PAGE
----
Bujumbura (Burundi) (AFP) - Burundi's government was Saturday accused of launching a campaign of repression against independent media, the day after loyalist troops defeated an attempted coup against the central African nation's president.
Seventeen alleged coup plotters, including a former defence minister and two top police commissioners, also appeared before a state prosecutor to face accusations of "attempting to overthrow the state". Their lawyer alleged they had been severely beaten.
Rights activist Innocent Muhozi said journalists were being subjected to threats of arrest and even death, and that the head of the prominent independent radio station RPA had been forced to flee the country.
In a sign of ongoing tensions, European aid groups also evacuated their foreign staff, a diplomat said.
On Friday President Pierre Nkurunziza thanked loyalist forces for crushing the coup attempt and warned demonstrators to end weeks of protests against his controversial bid to seek a third consecutive term in office.
After two days of heavy battles, the attempt by high-ranking security and defence figures to seize power ended in failure as its leaders admitted defeat and were arrested or forced to go on the run.
Chief coup plotter Godefroid Niyombare, a general and former intelligence chief, was said to be on the run.
The capital itself was largely calm on Saturday, AFP correspondents said.
"They want to break the journalists' morale. There is harassment, phone calls, threats, blacklists. Some have gone into exile, others are in hiding," said Muhozi, head of the Burundian Press Observatory.
He said African Public Radio (RPA) boss Bob Rugurika had been threatened and had fled abroad. There was no immediate reaction from the authorities.
Burundi's main independent radio stations were attacked and put off the air by loyalist troops during the coup attempt, which began on Wednesday and ended on Friday morning after a failed attempt by the plotters to seize Burundi's state broadcaster.
Authorities said 12 rebel soldiers died in the fighting, although there was no independent confirmation of casualty figures.
General Niyombare had used an independent radio station to announce his bid to overthrow Nkurunziza, and independent media have been accused of stirring weeks of protests against the president that have left around 25 people dead.
Among the 17 alleged coup plotters who appeared before a prosecutor in the capital on Saturday were General Cyrille Ndayirukiye and top police commissioners Zenon Ndabaneze and Hermenegilde Nimenya.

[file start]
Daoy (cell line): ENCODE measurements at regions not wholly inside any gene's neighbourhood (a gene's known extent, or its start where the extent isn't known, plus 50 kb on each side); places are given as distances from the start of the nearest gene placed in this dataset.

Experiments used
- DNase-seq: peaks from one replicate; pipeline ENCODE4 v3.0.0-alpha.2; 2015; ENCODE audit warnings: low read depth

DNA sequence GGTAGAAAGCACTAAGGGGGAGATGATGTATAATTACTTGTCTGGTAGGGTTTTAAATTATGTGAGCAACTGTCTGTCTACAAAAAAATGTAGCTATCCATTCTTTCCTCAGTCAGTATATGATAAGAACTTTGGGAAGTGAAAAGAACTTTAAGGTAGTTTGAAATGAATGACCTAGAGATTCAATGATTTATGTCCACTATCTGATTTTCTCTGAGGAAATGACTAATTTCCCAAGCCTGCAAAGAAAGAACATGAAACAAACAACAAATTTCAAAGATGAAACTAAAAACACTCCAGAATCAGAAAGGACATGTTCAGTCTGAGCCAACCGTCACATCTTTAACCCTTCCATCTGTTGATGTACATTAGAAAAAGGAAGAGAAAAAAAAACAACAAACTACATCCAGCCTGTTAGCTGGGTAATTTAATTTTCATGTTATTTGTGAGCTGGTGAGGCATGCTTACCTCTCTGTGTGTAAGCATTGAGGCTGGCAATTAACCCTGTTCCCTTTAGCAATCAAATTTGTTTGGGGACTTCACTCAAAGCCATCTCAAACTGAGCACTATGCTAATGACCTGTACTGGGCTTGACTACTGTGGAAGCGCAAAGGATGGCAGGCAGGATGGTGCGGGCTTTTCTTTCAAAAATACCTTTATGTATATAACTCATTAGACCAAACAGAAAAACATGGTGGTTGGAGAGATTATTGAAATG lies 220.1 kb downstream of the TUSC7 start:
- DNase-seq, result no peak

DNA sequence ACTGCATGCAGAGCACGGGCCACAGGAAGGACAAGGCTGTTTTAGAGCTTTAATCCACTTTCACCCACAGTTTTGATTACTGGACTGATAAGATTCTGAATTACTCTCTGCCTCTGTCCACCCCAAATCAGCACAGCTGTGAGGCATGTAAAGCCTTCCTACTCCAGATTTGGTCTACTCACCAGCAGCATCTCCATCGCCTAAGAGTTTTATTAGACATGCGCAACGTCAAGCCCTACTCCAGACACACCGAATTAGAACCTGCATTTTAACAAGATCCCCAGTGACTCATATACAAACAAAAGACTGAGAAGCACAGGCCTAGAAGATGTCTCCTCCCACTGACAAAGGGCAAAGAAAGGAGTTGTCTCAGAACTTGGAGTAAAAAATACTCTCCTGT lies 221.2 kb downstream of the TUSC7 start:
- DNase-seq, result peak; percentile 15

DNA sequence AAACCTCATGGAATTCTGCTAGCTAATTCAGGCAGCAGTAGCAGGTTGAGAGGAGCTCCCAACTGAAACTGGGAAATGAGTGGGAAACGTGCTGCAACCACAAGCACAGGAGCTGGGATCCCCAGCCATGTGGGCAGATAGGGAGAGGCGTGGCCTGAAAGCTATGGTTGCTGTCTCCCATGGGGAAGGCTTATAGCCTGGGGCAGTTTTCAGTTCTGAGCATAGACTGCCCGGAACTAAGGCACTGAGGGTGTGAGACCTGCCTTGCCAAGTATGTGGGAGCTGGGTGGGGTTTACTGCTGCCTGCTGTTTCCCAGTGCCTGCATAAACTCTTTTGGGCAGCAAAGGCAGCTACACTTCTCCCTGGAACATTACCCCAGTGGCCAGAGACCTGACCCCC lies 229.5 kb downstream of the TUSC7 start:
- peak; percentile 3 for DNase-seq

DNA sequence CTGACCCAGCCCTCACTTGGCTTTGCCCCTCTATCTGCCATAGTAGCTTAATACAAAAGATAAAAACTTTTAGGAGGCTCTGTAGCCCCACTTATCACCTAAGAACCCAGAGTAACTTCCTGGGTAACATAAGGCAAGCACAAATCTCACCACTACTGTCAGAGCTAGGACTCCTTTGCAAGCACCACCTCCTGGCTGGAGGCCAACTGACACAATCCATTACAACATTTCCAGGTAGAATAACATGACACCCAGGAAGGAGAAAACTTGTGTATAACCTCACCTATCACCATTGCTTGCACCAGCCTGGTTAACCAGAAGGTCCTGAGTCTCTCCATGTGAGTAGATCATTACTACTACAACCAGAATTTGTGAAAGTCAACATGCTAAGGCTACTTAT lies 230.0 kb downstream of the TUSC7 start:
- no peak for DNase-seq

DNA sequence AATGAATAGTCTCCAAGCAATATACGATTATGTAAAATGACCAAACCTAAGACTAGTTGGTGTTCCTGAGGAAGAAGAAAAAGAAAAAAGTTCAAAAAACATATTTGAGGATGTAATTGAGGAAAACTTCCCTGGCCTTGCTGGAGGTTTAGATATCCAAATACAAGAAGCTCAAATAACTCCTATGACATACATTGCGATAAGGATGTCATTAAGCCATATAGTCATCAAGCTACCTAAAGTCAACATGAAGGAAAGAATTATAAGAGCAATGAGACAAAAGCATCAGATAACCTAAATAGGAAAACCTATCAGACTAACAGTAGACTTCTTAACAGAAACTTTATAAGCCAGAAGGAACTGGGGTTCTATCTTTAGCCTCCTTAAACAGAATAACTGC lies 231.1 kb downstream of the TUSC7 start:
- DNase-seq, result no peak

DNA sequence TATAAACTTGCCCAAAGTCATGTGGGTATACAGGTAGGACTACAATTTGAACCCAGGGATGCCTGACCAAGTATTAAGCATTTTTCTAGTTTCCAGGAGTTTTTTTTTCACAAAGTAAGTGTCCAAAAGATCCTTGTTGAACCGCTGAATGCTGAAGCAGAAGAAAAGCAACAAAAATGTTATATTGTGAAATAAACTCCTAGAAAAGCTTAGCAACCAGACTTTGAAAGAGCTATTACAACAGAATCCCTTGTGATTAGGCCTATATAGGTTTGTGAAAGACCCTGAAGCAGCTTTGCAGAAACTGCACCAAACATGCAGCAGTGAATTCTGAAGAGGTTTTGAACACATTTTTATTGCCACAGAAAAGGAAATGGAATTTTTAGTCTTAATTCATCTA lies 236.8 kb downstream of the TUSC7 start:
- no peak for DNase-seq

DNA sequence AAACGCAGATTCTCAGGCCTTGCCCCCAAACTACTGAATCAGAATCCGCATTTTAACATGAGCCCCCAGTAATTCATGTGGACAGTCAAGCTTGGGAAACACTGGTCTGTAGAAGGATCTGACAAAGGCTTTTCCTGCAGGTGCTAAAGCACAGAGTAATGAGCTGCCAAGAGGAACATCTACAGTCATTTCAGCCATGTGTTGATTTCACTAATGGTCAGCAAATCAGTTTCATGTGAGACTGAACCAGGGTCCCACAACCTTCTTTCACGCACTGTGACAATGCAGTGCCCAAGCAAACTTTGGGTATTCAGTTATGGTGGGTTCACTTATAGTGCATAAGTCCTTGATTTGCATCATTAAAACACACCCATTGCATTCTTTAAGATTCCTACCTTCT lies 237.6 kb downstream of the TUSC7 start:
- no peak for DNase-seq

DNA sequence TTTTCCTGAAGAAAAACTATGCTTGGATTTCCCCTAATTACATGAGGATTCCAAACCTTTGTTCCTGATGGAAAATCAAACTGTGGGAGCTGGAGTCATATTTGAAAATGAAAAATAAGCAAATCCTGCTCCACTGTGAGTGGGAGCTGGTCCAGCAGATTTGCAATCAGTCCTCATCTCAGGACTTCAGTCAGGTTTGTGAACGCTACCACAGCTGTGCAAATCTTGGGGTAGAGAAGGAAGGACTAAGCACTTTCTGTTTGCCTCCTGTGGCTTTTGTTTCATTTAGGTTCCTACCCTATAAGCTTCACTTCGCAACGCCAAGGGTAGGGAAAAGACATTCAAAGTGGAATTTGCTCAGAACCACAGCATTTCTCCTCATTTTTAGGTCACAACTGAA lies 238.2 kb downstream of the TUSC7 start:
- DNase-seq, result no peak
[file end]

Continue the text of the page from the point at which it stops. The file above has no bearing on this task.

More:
"They were seriously beaten, in particular General Ndayirukiye," lawyer Anatole Miburo said, adding that the general had been forced to record a confession for broadcast on state media.
- President calls for end to protests -
Opposition and rights groups insist that it is unconstitutional for Nkurunziza, who has been in office since 2005, to run for more than two terms. He has also been accused of intimidating opponents and failing to lift the fortunes of the impoverished country.
The president, however, argues his first term did not count as he was elected by parliament, not directly by the people. A former rebel leader from the Hutu majority, Nkurunziza is also a born-again Christian who believes he ascended to the presidency with divine backing.
In his speech broadcast by state media, in which he thanked loyal security forces, Nkurunziza called for an immediate end to what he called "uprisings" against his third term.
"It is obvious that the current upheavals are related to the group that wanted to overthrow government institutions," he said.
The government has banned the demonstrations since they began weeks ago, describing the protesters as "terrorists".
Some activists said protests would restart on Monday, although other residents said they were afraid for their lives if civil unrest on the streets kicked off again. The militia-like youth wing of Burundi's ruling CNDD-FDD party was particularly feared.
"We are all scared," said Ghislaine, a 28-year-old housewife. "They destroyed the radio station so we have no idea what is happening and we're afraid they'll come at night and kill us."
In the city centre, some residents were out shopping to replenish their basic supplies to last them through any more unrest.
"It's not the first time there's a crisis here," shrugged Alexandre, a 56-year-old bank worker. "People are used to stocking up."
The coup attempt had raised fears of a return to widespread violence in the country, which is still recovering from a 13-year civil war that ended in 2006 and left hundreds of thousands dead.
More than 100,000 Burundians have fled the violence to neighbouring nations, the United Nations said Friday.